The X Prize is not a one-time thing. It's a whole foundation dedicated to giving millions of dollars to the best and the brightest of technological innovators in numerous fields, and it has turned its attention from space to Earth. The most recent X Prize aims to develop a car that can make a real dent in automotive greenhouse-gas emissions.
The Progressive Automotive X Prize is a joint effort between the X Prize Foundation and Progressive Insurance. They're offering $10 million to the people behind the best 100-mpg car.
It's not just about miles per gallon, though. The prize is about pragmatism as much as it's about environmentalism: This unbelievably fuel-efficient car has to be safe enough, smooth enough and cheap enough for mass consumption.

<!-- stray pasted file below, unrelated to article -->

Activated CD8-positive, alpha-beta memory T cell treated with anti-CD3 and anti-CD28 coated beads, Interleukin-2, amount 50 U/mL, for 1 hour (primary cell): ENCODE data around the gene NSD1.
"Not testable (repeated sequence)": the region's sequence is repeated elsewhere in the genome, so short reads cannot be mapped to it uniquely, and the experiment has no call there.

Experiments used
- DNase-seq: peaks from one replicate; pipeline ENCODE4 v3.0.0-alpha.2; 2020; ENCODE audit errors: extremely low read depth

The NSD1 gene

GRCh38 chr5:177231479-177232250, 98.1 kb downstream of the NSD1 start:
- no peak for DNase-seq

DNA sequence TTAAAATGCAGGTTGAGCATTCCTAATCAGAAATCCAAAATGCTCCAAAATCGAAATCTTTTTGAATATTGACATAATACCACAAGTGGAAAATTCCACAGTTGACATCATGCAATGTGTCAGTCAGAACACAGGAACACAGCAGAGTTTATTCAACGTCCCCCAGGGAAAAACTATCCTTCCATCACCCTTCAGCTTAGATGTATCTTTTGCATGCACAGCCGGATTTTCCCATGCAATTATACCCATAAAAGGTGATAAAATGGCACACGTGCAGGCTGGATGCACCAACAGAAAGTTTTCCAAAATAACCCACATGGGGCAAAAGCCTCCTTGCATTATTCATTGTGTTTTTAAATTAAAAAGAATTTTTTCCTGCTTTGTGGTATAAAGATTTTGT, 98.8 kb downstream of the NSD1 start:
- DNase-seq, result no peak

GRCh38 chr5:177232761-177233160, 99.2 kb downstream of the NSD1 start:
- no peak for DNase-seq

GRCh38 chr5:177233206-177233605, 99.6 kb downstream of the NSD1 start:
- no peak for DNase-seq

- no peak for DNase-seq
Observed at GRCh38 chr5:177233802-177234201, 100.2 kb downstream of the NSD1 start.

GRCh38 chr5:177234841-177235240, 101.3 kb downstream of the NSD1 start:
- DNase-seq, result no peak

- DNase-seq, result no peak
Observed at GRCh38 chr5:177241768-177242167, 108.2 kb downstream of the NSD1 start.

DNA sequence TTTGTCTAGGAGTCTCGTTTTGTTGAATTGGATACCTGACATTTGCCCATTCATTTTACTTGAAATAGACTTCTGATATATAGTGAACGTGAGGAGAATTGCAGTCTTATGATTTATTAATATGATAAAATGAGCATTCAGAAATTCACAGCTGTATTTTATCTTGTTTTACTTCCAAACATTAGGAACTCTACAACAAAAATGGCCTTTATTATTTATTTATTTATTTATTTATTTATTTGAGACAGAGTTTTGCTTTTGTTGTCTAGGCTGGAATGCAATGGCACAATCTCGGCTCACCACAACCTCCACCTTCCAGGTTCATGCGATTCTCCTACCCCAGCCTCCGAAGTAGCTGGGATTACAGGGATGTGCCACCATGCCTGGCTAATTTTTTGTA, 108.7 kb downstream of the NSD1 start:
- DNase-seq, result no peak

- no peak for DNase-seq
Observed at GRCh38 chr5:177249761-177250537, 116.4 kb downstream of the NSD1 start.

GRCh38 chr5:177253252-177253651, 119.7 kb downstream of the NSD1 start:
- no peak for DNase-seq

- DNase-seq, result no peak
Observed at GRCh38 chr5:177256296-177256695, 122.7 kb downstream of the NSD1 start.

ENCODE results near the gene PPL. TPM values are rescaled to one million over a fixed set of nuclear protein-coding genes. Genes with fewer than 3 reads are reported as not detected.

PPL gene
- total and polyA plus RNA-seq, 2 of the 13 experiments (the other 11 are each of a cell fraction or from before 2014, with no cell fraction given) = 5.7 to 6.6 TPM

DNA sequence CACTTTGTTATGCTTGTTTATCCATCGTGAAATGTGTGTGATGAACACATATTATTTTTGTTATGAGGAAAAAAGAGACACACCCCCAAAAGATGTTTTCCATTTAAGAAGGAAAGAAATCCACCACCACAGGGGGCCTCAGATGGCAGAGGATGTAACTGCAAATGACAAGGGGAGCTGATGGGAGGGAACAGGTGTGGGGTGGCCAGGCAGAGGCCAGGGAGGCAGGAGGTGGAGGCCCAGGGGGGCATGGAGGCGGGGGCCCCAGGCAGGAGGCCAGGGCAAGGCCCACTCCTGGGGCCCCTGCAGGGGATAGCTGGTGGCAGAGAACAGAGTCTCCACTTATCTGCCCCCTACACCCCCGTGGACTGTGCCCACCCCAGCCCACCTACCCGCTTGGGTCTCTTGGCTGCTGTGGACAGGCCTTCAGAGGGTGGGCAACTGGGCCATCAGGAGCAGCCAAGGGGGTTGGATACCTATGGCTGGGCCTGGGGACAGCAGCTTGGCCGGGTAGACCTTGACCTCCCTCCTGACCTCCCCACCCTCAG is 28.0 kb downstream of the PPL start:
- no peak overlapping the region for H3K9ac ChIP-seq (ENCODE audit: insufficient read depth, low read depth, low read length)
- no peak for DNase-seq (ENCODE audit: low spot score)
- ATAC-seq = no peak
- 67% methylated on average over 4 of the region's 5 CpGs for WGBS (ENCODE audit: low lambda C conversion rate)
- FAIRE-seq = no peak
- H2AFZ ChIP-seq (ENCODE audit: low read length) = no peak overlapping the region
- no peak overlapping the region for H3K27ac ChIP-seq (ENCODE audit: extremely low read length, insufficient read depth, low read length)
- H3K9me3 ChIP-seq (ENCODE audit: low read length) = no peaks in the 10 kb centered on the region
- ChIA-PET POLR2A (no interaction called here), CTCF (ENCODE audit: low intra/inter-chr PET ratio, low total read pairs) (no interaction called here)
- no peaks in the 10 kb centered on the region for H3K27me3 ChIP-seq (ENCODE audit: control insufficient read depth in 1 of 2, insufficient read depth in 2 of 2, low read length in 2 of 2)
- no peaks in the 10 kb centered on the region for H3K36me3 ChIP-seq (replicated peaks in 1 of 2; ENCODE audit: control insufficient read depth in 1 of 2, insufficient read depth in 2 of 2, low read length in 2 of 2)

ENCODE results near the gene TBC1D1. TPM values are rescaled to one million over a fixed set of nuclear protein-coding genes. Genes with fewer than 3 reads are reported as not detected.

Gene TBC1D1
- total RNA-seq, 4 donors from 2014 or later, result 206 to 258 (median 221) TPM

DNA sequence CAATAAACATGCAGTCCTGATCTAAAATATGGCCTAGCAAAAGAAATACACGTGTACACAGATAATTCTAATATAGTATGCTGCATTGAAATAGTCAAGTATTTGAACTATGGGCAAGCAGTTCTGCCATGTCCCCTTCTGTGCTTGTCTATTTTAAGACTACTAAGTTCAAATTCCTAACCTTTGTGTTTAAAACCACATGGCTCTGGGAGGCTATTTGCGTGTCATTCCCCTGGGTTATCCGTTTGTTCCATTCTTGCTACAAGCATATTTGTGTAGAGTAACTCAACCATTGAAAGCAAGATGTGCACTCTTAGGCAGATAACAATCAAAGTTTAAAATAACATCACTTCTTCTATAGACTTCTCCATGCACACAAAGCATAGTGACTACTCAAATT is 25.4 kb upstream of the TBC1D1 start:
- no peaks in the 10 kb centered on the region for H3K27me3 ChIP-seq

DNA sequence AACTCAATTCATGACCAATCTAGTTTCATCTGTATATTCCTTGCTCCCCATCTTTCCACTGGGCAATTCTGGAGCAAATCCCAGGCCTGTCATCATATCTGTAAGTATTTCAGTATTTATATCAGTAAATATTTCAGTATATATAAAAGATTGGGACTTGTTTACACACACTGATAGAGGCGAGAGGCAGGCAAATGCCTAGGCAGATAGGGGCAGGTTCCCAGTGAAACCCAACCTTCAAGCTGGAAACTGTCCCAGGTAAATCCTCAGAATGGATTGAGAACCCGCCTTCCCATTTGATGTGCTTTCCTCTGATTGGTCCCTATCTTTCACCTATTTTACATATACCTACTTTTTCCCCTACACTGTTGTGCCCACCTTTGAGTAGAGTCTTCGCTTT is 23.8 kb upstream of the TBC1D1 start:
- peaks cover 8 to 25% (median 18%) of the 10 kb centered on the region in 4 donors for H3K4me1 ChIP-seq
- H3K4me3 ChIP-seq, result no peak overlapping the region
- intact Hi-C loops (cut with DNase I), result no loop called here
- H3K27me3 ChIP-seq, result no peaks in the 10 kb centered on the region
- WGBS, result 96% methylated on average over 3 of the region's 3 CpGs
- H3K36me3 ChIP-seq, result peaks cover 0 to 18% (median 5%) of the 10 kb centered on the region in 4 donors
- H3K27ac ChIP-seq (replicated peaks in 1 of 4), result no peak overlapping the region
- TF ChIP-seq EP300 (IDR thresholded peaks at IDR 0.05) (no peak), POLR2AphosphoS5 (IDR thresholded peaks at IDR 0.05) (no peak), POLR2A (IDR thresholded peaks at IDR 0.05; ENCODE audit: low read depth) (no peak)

The X Prize knows how to draw attention to itself, which is part of its success. To win the $10 million, one car in each of two categories, mainstream and alternative, has to have the lowest overall time in two long-distance, urban road races planned for 2009 and 2010. The cars have to be as fast as they are Earth-friendly (or at least fast enough for typical highway driving -- we're probably not looking at Ferrari speeds here).
The mainstream winner must have a 200-mile (321-kilometer) range, while the alternative car has to last for 100 miles (160 kilometers) without refueling -- whatever "refueling" means in this context. Sixty teams from around the world have already signed up to compete.
Next up: Who can put the ocean to work?